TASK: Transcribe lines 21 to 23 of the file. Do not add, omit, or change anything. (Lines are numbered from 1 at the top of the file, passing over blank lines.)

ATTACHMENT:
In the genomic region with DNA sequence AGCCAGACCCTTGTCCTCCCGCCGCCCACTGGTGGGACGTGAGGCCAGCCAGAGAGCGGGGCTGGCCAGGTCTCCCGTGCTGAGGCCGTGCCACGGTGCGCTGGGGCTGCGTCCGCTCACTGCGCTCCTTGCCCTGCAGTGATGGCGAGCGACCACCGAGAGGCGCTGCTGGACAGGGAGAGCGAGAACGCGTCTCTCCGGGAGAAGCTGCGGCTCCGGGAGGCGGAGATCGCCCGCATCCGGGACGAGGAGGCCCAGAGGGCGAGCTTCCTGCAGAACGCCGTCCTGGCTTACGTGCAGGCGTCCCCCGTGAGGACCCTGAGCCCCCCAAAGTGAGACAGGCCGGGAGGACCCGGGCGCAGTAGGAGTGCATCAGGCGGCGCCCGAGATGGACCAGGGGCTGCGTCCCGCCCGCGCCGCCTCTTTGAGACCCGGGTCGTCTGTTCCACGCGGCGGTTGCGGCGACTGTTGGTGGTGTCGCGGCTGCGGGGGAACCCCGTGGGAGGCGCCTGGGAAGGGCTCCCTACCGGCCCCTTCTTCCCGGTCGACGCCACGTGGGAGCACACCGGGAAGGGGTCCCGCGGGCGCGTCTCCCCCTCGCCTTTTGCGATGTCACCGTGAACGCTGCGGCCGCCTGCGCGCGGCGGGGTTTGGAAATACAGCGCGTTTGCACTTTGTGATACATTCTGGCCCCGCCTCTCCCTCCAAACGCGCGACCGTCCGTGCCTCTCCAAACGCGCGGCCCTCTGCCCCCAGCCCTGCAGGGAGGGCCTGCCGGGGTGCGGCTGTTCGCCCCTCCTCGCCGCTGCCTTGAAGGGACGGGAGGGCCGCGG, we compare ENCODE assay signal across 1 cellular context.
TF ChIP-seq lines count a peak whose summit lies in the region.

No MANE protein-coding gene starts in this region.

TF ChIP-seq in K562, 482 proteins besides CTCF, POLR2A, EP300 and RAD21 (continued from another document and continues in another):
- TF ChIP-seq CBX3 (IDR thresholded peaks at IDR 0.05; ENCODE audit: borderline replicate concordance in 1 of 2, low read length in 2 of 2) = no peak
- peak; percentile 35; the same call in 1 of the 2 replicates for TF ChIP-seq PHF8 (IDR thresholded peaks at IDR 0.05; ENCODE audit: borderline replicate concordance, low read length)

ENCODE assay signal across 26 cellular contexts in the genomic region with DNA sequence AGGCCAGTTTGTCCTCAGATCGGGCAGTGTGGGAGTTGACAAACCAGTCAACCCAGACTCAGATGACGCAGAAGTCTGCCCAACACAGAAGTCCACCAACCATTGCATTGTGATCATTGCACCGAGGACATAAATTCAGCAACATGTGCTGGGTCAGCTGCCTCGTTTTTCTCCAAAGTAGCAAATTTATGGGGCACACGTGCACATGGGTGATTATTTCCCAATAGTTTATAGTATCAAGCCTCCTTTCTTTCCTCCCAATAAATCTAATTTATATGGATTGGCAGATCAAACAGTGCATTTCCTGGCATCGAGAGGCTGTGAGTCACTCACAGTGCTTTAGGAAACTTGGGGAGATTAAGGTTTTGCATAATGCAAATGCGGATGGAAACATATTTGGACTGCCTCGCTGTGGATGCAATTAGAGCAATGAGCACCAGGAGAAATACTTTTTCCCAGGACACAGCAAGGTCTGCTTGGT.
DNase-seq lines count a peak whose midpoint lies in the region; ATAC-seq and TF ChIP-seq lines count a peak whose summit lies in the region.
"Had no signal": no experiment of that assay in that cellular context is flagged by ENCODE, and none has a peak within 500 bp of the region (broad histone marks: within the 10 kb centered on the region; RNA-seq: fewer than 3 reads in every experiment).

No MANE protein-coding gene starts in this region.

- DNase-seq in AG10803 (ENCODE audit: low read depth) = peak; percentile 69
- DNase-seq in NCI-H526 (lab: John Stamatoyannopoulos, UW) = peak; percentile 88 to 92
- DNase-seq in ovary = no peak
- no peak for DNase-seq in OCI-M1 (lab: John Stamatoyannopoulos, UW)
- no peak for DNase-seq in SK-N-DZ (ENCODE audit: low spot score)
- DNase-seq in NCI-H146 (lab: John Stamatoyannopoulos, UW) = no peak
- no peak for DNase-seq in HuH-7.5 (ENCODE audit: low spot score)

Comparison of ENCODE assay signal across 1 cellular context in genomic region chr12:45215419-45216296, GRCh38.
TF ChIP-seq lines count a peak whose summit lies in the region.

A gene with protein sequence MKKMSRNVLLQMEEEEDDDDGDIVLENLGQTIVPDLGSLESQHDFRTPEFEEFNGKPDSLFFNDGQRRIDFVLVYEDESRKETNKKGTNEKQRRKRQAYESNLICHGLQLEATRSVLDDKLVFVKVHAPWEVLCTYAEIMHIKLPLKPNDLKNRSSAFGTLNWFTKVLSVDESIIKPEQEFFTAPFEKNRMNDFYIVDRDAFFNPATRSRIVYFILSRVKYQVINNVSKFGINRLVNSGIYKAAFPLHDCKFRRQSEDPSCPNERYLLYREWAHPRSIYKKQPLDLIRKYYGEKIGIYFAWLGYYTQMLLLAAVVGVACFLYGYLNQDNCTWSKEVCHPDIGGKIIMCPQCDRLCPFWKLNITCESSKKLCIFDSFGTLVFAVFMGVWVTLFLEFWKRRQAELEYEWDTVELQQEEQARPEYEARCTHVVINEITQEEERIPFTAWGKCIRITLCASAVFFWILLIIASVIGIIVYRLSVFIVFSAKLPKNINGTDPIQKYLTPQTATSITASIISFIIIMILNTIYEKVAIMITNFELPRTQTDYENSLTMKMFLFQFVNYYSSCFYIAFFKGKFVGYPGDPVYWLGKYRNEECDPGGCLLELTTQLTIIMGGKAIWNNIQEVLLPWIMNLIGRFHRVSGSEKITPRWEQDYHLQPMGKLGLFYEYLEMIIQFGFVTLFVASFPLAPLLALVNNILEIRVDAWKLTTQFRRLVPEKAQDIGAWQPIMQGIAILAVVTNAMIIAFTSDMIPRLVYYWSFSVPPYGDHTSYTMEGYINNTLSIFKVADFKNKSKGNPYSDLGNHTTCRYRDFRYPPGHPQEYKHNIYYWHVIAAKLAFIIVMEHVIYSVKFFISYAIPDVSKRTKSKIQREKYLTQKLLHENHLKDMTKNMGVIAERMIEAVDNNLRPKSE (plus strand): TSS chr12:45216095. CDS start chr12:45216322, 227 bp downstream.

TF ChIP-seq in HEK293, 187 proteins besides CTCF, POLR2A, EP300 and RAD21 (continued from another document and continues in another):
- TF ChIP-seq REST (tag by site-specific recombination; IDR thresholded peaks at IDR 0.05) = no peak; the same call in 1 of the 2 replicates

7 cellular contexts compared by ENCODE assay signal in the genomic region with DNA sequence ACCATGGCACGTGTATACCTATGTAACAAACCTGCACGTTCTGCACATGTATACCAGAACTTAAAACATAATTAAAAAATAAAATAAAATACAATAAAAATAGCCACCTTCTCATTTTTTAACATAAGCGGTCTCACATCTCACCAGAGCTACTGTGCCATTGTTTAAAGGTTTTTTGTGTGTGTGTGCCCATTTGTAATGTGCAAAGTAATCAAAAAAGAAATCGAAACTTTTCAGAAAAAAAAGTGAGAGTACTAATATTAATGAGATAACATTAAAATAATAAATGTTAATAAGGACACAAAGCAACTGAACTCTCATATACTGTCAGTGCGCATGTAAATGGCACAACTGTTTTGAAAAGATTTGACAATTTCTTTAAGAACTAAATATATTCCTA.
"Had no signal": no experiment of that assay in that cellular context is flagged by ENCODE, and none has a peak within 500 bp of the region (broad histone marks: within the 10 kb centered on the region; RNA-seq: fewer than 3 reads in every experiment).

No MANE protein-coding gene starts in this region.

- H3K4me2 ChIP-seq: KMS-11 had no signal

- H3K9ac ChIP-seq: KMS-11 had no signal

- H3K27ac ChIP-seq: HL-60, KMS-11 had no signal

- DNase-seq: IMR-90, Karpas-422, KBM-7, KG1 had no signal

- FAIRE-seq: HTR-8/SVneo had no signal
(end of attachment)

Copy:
TF ChIP-seq in HEK293, 187 proteins besides CTCF, POLR2A, EP300 and RAD21 (continued from another document and continues in another):
- TF ChIP-seq REST (tag by site-specific recombination; IDR thresholded peaks at IDR 0.05) = no peak; the same call in 1 of the 2 replicates

7 cellular contexts compared by ENCODE assay signal in the genomic region with DNA sequence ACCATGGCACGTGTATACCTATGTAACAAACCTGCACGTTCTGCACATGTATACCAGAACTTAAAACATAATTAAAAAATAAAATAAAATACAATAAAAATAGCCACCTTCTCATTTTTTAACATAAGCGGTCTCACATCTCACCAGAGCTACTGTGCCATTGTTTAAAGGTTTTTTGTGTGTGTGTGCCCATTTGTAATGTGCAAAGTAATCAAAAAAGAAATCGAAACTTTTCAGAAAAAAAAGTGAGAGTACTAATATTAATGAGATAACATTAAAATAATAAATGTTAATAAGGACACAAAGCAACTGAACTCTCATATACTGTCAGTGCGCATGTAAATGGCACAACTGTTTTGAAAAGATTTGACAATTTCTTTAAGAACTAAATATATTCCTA.